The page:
There is also an LED indicator which lets you know the tip is hot, always a great safety feature.

While this Soldering station comes with everything you need to get started it does not come with a battery, charger or an extension cord to be able to plug it in. If you are already on the RYOBI platform, your existing 18V RYOBI batteries will work for this.

Ryobi Soldering Station

Another amazing game changer in batter powered tools is the router.

The first router I purchased was the RIDGID corded palm router. I actually chose the corded version over the battery powered one because I was worried about losing power mid cut.

After cutting my first circle with that router using a circle cutting jig, I realized what a nuisance the cord was.

Battery powered trim routers are totally the way to go!

If you’re just starting out in the world of routers, I could not recommend this RIDGID cordless compact router more.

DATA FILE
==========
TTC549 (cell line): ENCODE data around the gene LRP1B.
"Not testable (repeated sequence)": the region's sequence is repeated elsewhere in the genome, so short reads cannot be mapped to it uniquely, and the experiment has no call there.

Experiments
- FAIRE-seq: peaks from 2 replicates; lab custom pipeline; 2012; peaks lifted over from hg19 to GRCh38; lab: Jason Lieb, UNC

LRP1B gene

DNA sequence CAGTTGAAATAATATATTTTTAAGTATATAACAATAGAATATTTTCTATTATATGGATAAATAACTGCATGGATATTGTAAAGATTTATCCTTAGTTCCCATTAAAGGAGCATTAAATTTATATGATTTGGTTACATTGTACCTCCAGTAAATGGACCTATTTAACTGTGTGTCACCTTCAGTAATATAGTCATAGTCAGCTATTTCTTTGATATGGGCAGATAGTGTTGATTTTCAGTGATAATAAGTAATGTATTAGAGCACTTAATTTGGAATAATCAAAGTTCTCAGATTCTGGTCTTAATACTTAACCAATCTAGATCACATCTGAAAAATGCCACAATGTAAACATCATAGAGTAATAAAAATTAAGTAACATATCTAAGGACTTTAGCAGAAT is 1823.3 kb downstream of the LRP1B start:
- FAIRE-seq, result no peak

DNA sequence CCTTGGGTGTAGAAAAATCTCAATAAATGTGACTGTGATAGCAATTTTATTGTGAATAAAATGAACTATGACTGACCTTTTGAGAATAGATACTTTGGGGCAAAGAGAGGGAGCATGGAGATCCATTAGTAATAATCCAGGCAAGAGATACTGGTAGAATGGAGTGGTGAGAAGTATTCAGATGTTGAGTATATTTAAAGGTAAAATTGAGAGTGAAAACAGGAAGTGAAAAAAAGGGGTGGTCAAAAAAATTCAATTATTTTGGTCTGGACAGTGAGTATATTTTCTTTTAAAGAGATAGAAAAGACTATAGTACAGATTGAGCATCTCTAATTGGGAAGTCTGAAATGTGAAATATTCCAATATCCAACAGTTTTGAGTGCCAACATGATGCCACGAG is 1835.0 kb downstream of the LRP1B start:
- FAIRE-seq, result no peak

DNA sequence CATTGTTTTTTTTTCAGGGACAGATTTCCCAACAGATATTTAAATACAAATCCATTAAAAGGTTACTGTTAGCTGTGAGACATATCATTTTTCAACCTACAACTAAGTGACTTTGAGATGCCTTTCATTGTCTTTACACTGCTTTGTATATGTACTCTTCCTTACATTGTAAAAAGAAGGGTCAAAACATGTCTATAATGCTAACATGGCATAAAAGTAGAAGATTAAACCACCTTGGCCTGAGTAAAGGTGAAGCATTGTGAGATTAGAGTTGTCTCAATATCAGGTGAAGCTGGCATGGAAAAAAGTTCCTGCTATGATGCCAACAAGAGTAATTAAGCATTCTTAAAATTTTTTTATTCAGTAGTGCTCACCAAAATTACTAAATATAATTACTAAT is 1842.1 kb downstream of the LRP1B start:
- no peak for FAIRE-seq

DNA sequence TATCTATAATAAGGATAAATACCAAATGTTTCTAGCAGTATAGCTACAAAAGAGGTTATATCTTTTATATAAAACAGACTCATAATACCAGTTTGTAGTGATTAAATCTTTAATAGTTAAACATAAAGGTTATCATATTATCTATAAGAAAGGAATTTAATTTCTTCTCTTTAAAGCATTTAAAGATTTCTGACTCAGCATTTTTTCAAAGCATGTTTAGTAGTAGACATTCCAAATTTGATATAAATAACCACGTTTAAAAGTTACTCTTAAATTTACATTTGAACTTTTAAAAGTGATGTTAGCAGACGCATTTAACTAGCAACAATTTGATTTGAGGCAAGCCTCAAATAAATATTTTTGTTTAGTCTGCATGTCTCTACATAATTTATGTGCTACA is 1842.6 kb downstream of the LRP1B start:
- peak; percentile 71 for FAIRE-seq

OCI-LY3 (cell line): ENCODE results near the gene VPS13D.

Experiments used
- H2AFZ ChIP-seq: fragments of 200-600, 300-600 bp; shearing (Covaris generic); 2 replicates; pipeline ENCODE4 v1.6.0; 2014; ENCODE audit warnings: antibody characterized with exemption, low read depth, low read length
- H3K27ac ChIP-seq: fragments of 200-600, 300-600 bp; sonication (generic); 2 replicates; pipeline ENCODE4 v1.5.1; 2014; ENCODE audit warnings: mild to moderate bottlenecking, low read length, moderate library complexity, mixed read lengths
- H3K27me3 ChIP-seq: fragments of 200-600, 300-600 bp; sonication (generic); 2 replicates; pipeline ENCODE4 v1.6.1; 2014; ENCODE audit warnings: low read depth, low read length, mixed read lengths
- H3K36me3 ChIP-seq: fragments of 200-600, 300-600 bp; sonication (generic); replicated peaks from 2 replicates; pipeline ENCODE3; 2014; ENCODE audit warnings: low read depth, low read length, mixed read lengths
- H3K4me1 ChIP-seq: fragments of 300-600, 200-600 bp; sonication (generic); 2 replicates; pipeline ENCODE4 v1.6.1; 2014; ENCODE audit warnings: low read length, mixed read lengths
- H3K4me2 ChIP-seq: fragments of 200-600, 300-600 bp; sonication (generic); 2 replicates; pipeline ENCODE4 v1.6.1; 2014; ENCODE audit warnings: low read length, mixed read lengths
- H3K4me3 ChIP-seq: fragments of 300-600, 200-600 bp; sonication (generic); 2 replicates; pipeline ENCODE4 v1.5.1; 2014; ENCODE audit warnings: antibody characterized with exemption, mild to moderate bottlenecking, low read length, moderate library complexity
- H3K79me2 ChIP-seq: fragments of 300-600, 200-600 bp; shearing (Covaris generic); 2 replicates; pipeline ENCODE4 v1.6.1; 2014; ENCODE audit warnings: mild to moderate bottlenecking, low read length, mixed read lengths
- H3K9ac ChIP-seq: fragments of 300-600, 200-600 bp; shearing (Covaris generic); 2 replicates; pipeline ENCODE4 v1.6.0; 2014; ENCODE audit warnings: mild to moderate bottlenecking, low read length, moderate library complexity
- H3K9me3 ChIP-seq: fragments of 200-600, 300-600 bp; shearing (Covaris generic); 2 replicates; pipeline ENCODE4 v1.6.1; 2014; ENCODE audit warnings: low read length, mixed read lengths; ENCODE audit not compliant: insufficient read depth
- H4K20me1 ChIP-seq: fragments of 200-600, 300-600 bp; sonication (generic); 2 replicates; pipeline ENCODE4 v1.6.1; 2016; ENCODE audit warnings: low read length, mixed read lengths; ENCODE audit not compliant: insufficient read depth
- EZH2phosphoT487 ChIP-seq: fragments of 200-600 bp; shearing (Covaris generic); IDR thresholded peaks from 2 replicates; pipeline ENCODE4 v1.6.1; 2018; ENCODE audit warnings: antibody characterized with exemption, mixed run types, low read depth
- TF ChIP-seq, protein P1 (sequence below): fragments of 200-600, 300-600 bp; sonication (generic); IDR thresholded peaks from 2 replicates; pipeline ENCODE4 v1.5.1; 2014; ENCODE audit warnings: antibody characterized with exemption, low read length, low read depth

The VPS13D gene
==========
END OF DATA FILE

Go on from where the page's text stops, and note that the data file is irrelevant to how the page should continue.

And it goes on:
When paired with an OCTANE battery (not included), this router delivers up to 15% more power than the previous model, so it’s perfect for routing the edges of your work which in my opinion is what makes your work look really professional. The first time I added a chamfer with a palm router to a coffee table, I noticed how invaluable this tool is.

Now, you will be able to do a ton of work with this router, but you can’t do it all. It is mostly meant for edge profiling and lighter duty applications. It has a fixed base, so you can’t plunge into your work. There are a few higher end palm routers that come with an optional plunge base, this one does not.

It only has a 1/4” collet for 1/4” shank bits. This is the case for all palm routers. Larger full size routers will have both 1/4” collets and 1/2” collets so you can use both size bits, but those bigger bits and routers are just for more heavy duty operations. If you are looking for a router that will flatten your live edge walnut slab, this isn’t it. This router is more than powerful enough to roundover your cutting boards or route a dado or small inlay for your projects.

The worst thing about using a router is the dust, it is one of the messiest tools in the shop, but this tool comes with a vacuum dust chute! All you need is a vac hose that 1-1/4” or 1-7/8” and you will be living that dust free life! Awesome!